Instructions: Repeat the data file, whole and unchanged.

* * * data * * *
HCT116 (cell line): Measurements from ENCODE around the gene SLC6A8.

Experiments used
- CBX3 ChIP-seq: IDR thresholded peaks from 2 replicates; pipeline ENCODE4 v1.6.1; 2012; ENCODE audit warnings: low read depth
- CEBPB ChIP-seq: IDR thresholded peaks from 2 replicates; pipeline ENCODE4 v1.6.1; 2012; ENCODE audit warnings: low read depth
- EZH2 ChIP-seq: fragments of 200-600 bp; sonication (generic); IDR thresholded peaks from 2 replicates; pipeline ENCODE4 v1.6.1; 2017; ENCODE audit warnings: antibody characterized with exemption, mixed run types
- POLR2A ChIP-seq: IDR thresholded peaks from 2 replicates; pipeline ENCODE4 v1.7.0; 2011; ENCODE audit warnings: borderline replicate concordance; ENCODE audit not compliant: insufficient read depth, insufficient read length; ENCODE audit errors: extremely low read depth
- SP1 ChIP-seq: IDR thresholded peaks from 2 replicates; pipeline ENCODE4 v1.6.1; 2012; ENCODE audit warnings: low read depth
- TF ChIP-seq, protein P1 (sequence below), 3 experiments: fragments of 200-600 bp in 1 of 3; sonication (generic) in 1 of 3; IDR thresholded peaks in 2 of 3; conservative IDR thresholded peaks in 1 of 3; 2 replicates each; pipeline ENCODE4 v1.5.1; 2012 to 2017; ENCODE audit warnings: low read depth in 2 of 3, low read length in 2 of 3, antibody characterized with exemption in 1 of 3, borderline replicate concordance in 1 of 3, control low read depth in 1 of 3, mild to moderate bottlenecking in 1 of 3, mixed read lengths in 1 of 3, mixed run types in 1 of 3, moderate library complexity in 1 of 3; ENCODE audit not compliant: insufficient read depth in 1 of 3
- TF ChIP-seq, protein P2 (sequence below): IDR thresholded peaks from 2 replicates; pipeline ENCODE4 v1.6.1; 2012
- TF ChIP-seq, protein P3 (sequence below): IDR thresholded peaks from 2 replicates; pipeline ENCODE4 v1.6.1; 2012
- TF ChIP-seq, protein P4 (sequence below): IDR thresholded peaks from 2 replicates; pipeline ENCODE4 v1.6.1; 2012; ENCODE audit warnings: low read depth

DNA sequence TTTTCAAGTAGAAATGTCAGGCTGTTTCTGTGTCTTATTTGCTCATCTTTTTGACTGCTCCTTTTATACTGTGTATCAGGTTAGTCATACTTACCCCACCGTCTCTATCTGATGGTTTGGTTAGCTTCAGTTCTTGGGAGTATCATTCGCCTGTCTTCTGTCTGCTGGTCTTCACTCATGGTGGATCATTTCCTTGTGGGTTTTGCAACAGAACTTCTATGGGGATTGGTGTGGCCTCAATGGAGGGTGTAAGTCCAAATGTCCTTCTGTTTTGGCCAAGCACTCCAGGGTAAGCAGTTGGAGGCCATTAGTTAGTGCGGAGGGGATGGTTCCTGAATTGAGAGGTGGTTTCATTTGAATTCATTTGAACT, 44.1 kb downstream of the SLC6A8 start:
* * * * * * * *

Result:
HCT116 (cell line): Measurements from ENCODE around the gene SLC6A8.

Experiments used
- CBX3 ChIP-seq: IDR thresholded peaks from 2 replicates; pipeline ENCODE4 v1.6.1; 2012; ENCODE audit warnings: low read depth
- CEBPB ChIP-seq: IDR thresholded peaks from 2 replicates; pipeline ENCODE4 v1.6.1; 2012; ENCODE audit warnings: low read depth
- EZH2 ChIP-seq: fragments of 200-600 bp; sonication (generic); IDR thresholded peaks from 2 replicates; pipeline ENCODE4 v1.6.1; 2017; ENCODE audit warnings: antibody characterized with exemption, mixed run types
- POLR2A ChIP-seq: IDR thresholded peaks from 2 replicates; pipeline ENCODE4 v1.7.0; 2011; ENCODE audit warnings: borderline replicate concordance; ENCODE audit not compliant: insufficient read depth, insufficient read length; ENCODE audit errors: extremely low read depth
- SP1 ChIP-seq: IDR thresholded peaks from 2 replicates; pipeline ENCODE4 v1.6.1; 2012; ENCODE audit warnings: low read depth
- TF ChIP-seq, protein P1 (sequence below), 3 experiments: fragments of 200-600 bp in 1 of 3; sonication (generic) in 1 of 3; IDR thresholded peaks in 2 of 3; conservative IDR thresholded peaks in 1 of 3; 2 replicates each; pipeline ENCODE4 v1.5.1; 2012 to 2017; ENCODE audit warnings: low read depth in 2 of 3, low read length in 2 of 3, antibody characterized with exemption in 1 of 3, borderline replicate concordance in 1 of 3, control low read depth in 1 of 3, mild to moderate bottlenecking in 1 of 3, mixed read lengths in 1 of 3, mixed run types in 1 of 3, moderate library complexity in 1 of 3; ENCODE audit not compliant: insufficient read depth in 1 of 3
- TF ChIP-seq, protein P2 (sequence below): IDR thresholded peaks from 2 replicates; pipeline ENCODE4 v1.6.1; 2012
- TF ChIP-seq, protein P3 (sequence below): IDR thresholded peaks from 2 replicates; pipeline ENCODE4 v1.6.1; 2012
- TF ChIP-seq, protein P4 (sequence below): IDR thresholded peaks from 2 replicates; pipeline ENCODE4 v1.6.1; 2012; ENCODE audit warnings: low read depth

DNA sequence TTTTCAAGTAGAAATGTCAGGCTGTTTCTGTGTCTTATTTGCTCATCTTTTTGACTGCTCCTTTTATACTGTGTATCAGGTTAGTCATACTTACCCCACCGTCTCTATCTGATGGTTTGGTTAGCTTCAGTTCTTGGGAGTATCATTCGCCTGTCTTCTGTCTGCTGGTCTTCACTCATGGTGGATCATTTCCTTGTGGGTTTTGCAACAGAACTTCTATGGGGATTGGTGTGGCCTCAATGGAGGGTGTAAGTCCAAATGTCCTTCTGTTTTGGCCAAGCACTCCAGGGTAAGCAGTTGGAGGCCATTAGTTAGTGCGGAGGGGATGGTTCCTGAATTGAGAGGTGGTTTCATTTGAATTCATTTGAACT, 44.1 kb downstream of the SLC6A8 start: